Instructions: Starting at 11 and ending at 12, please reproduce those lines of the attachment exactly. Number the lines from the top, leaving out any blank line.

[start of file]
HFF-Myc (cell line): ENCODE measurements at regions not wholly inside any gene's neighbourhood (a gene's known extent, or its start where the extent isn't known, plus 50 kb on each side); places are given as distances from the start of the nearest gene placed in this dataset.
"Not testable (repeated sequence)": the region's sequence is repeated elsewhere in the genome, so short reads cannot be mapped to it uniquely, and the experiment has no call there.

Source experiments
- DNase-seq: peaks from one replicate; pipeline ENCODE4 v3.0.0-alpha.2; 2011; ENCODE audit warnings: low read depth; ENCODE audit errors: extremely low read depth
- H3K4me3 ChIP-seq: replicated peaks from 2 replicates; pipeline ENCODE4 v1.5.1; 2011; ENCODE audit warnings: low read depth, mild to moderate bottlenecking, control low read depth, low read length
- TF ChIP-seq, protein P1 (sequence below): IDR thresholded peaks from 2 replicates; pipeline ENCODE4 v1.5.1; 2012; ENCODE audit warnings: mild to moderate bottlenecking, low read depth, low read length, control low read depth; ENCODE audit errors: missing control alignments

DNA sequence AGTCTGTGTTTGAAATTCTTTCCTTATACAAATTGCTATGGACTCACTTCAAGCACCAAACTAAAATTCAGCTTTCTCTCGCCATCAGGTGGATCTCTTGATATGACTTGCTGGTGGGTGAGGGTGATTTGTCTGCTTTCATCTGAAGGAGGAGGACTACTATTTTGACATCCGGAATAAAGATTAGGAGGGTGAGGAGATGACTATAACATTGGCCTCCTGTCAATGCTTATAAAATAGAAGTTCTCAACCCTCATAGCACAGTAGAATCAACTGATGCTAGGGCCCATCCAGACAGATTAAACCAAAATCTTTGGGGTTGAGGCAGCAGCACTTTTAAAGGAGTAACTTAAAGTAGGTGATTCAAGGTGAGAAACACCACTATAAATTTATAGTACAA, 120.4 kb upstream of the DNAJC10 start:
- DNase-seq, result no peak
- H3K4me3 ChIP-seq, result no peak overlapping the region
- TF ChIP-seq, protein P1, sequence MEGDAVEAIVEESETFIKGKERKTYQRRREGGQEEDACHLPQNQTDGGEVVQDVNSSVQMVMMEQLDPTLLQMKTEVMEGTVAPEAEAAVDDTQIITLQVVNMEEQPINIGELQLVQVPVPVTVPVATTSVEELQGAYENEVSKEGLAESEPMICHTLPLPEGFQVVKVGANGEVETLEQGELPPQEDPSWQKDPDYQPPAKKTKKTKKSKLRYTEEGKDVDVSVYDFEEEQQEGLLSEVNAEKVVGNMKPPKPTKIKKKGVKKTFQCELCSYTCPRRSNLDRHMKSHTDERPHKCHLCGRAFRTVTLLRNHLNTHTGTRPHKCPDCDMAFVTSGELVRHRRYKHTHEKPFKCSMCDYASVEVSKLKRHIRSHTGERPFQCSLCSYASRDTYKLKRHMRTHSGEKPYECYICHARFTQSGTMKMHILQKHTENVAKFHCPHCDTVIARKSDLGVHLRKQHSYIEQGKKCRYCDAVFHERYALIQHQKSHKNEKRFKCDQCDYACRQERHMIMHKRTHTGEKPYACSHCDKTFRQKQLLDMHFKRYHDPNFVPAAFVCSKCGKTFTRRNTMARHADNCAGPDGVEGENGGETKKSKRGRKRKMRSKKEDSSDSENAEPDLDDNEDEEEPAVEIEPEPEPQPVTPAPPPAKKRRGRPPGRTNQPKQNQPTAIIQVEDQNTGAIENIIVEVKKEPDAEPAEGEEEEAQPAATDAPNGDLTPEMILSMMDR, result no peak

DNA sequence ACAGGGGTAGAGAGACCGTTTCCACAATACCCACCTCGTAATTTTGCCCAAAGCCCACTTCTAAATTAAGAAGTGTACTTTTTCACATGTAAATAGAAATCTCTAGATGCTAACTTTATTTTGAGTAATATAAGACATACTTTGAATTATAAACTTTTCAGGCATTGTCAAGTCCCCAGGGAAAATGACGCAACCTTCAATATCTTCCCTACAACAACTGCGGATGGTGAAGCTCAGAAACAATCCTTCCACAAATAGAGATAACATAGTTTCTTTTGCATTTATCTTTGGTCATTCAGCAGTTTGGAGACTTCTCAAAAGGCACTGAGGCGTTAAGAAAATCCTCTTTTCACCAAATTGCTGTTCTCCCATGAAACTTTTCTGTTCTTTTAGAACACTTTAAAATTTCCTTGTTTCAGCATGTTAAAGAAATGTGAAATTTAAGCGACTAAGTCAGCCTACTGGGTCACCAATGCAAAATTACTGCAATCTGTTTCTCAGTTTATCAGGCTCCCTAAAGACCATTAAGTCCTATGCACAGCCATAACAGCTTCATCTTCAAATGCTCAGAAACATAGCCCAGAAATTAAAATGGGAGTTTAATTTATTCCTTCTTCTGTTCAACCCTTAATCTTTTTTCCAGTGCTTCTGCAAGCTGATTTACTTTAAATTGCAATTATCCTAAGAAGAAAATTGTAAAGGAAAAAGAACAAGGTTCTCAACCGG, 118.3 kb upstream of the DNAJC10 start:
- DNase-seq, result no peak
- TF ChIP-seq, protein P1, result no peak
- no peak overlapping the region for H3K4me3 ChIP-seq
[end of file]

DNA sequence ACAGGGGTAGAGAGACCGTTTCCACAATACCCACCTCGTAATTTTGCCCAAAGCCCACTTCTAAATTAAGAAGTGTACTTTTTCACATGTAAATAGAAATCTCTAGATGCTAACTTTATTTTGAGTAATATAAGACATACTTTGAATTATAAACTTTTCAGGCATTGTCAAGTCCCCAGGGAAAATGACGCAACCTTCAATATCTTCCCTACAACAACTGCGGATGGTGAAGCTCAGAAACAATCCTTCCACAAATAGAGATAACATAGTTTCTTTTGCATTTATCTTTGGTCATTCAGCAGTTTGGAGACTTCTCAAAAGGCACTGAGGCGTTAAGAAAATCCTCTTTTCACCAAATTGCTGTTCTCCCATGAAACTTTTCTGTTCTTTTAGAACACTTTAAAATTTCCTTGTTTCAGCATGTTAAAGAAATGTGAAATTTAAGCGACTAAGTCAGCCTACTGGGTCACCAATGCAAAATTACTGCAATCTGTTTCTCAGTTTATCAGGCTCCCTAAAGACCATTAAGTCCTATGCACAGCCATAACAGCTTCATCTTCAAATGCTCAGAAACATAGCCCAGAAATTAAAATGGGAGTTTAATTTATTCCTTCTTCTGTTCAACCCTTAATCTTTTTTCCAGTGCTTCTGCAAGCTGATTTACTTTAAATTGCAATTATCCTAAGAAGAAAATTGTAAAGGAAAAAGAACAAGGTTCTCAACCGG, 118.3 kb upstream of the DNAJC10 start:
- DNase-seq, result no peak